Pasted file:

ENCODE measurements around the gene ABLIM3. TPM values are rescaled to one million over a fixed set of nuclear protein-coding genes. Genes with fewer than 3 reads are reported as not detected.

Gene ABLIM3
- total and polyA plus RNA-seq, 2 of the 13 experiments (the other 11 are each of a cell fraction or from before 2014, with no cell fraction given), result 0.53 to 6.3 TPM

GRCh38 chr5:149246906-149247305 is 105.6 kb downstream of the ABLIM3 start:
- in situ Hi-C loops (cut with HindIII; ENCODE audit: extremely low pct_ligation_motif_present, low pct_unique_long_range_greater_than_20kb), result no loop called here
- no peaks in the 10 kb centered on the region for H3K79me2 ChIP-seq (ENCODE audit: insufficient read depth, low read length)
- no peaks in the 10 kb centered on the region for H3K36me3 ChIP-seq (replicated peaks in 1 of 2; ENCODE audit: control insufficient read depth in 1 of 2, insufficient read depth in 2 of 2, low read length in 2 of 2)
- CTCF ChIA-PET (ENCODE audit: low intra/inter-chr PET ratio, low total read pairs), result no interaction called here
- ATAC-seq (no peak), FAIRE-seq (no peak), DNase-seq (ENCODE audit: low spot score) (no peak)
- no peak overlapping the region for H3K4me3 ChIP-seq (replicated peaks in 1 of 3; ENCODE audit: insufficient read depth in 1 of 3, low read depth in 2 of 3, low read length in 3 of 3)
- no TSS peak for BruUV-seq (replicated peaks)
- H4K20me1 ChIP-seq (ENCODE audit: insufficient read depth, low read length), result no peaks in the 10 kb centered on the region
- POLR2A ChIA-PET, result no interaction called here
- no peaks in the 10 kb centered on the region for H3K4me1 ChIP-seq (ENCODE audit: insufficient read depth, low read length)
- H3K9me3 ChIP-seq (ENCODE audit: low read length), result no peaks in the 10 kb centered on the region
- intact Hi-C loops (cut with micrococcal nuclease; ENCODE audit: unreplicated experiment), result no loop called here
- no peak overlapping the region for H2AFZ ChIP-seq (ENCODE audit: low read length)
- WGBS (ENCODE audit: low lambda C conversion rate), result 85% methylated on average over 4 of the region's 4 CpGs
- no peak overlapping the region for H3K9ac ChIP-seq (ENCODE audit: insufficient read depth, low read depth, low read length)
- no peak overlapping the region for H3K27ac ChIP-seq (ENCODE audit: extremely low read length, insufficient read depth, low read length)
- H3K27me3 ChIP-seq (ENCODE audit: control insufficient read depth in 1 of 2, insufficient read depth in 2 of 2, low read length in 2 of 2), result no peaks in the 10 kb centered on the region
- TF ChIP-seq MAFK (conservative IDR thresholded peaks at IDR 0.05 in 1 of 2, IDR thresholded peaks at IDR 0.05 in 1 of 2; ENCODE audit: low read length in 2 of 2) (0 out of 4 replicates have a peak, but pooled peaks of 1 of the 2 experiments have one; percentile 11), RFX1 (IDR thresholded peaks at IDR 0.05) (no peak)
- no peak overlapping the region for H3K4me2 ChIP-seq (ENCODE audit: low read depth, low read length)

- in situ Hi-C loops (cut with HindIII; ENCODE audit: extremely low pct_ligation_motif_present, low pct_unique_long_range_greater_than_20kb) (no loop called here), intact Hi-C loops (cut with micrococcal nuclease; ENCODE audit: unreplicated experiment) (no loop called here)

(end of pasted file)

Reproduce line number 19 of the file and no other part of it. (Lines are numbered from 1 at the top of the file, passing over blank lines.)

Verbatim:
- no peak overlapping the region for H3K9ac ChIP-seq (ENCODE audit: insufficient read depth, low read depth, low read length)